Thursday, March 30, 2023

Central Yard Part 6

Even in the context of the wettest Winter we've had in fifteen years, the last week has been horrific. Last Wednesday we were lashed by one of those storms that's so big it got its own name. Trees were down all over the East Bay, and a big rig was blown over on the east bound Bay Bridge right at commute time*.

Nevertheless, by Thursday evening the storm was over, and at the time of writing we have enjoyed three full days of sunshine and roses. I had a few chores to do on Saturday morning, but once they were out of the way it was straight out to the yard to finish digging the hole for the mailbox post. The hole finished up being 29 inches below grade - a little bit deeper than I planned, but whatever. The post to which the mailbox will eventually be attached needs to be 31 inches above grade according to USPS I need a post 60 inches long. I made one of those from a pressure treated 4" x 4", and I added wood preserver to the cut end. (Note the wheelbarrow cutting table!) 

There is steel sleeve which slides over the post. The sleeve is about 44" inches long, so it will also be partially buried. 

I made a collar out of scrap lumber - this will be useful when I need to brace the post in position.

The sleeve fit was quite loose so I used to shims to center the sleeve on the timber post....still working on top of my wheelbarrow!

I connected the sleeve to the post with some galvanized steel lag screws I happened to have in the shop. 

As I mentioned earlier, it was a beautiful day, so I headed outside to install the post. I wrapped the upper section of the post in clingfilm, so I won't have to worry about wiping off any stray concrete. The post was secured with a couple of 2" x 4" braces which are connected to stakes which I sunk a couple of feet into the dirt. Getting the post plumb took a bit of back and forth because I was working on my own.

This is later...the post hole took three and a half bags of concrete which I mixed by hand in the wheelbarrow; it didn't seem worth getting the ent mix out for such a small amount.

With that done, it was time fort cuppa tea and un ox-tongue sarnie in front ot fire. Or something like that. After a suitable interlude I headed back outside and set to work on the irrigation system. With the trenches pretty much completed last weekend, it was time to start laying some pipe and making connections.  I started by digging out a couple of barras worth of dirt from around the main supply line. 


This is after the main line has been connected to the pipe which passes below the walkaway - I used a threaded coupler in case I ever need to disconnect this line or drain it, if it ever gets that cold...

Started laying some pipe! I'm using 3/4 inch schedule 40 PVC pipe, the first section of which is shown below: 

Made the necessary connections to the section which passes below the walkway. The two vertical pipes at the rear do not carry water; one is a conduit for the electrical cable and the other is a spare.

Pipe to station #2 installed; this one terminates next to the new mailbox.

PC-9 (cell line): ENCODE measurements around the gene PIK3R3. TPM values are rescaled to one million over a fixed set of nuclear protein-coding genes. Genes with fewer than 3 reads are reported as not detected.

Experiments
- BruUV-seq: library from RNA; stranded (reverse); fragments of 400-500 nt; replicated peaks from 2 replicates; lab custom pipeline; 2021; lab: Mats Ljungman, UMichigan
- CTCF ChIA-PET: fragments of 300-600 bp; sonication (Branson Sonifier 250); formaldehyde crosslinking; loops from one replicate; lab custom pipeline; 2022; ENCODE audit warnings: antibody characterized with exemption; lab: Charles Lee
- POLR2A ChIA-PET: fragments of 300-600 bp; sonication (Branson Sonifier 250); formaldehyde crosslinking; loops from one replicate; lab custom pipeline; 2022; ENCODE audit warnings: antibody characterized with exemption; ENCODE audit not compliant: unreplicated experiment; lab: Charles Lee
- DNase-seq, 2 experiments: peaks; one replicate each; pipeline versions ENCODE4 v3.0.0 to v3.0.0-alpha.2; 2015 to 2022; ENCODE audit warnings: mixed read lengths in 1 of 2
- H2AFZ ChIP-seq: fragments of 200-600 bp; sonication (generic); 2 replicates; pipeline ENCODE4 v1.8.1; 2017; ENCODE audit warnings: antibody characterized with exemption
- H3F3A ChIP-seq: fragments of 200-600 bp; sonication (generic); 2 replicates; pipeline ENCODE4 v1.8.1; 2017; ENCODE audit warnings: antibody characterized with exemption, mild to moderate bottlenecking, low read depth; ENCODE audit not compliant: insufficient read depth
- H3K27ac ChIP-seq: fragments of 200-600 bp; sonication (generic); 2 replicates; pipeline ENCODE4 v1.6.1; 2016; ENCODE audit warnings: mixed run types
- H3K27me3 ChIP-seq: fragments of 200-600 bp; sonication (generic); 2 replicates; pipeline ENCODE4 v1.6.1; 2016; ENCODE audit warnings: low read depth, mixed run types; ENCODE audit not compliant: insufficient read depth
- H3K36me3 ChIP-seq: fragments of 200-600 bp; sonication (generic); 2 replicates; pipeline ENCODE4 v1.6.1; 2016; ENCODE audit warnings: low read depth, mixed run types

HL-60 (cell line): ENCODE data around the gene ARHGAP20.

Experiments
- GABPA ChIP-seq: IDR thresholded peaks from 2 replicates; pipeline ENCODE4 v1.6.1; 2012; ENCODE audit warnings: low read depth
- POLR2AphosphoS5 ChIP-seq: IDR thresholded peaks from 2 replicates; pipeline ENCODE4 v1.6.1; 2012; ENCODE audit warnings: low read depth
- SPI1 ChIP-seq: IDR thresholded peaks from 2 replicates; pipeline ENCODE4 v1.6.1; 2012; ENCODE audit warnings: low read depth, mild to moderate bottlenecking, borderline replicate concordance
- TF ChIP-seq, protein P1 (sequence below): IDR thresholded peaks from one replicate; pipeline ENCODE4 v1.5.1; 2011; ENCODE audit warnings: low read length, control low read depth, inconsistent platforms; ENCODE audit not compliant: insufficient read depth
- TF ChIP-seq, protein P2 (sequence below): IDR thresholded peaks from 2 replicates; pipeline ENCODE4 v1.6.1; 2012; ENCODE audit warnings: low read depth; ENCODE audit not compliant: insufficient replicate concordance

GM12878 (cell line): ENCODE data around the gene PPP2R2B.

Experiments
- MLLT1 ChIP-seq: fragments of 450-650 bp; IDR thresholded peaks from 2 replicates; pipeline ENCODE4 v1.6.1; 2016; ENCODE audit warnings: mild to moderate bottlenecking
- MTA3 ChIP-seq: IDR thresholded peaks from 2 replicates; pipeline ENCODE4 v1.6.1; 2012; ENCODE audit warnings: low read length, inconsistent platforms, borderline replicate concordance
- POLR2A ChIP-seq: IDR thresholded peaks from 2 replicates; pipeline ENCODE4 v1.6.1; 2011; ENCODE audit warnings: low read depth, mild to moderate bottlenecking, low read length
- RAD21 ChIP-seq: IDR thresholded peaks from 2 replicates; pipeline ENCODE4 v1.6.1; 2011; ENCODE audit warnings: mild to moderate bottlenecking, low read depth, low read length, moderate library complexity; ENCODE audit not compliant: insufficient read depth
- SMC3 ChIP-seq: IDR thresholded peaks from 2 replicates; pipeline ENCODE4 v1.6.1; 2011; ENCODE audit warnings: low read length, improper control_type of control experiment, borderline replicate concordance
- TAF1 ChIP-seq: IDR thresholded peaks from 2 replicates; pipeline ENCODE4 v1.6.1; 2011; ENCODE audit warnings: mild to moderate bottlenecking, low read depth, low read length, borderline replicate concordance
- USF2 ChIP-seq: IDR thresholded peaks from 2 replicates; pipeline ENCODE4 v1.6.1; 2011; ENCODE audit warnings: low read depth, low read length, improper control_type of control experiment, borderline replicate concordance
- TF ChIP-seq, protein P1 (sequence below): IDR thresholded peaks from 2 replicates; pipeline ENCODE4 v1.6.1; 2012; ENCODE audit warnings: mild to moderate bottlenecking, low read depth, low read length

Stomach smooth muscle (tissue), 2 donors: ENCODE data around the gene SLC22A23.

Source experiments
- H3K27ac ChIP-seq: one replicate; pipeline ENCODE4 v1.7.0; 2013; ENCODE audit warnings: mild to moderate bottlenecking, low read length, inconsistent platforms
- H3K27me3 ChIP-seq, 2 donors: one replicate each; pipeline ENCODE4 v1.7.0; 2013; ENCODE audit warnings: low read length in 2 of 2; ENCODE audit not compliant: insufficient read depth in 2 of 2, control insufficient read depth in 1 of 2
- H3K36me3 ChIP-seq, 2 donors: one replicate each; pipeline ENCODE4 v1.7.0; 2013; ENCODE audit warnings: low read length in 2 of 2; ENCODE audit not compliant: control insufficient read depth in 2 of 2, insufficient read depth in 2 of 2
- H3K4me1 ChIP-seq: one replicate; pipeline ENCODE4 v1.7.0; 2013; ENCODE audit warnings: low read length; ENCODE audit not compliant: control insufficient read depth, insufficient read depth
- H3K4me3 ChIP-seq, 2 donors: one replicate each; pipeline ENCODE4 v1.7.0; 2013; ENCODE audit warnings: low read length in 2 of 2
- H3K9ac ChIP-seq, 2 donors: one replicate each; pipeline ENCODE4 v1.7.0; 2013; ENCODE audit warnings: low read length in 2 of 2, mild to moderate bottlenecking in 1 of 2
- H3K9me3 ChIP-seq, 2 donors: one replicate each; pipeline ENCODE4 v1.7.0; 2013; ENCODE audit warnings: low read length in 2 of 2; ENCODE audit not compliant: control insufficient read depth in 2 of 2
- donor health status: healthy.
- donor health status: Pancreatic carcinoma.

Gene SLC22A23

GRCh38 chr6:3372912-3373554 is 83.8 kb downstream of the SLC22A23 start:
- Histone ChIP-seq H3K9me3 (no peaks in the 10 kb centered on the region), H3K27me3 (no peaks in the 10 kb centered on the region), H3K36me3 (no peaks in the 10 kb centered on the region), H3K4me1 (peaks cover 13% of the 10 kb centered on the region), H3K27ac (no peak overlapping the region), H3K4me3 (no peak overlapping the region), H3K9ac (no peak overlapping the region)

So far I have been installing pipe on the house side of the walkway and connecting it to the sections which pass below the concrete. However, to make the system work, I need to install valves between the incoming line and each station. The valve manifold will be going in the spot Delilah is inspecting below, which is where the pipes emerge from below the walkway.

This is the same spot after several barra loads of dirt (and Delilah) have been removed:

The valve manifold was installed on top of some landscape fabric.

Made the connections to the incoming water, and to the pipes which serve stations #1 and #2, that I installed earlier, and added three more pipes to serve the other stations. We have six valves, so one of them is spare for now.

Extended the pipes to stations #3, #4 and #5, each station has an separate pipe beyond the valve.

The next day I made the electrical connections to the valves and to the control box and tested the system. The good: all stations work as intended, and there were no leaks in the PVC pipe...and the bad: several valves were leaking slightly, just dripping really. Research on the interwebs tells me that I probably need a pressure moderating fitting at the incoming water line, so that's next weekend's project.

 Luckily there was just enough time left to install the new mailbox and backfill around the post...

And remove the old one. It was quite an effort to remove the concrete and the mailbox/post in one piece, but I can promise it will be much more difficult to get rid of the one I just installed. After snapping this photo, I went inside to mop my brow and neck a quick cup of Rosie. When I came back outside, our mail person had delivered mail to the old box! He/she/they had to get out of the van and walk across the yard to do that too. Who says USPS is lazy? Poorly trained maybe. I retaliated by yanking the old mailbox another ten feet away from the street and turning it upside down. If I get anymore mail delivered to that box, I really will be (un)impressed...

(*first two photos from CHiPs SF twitter).

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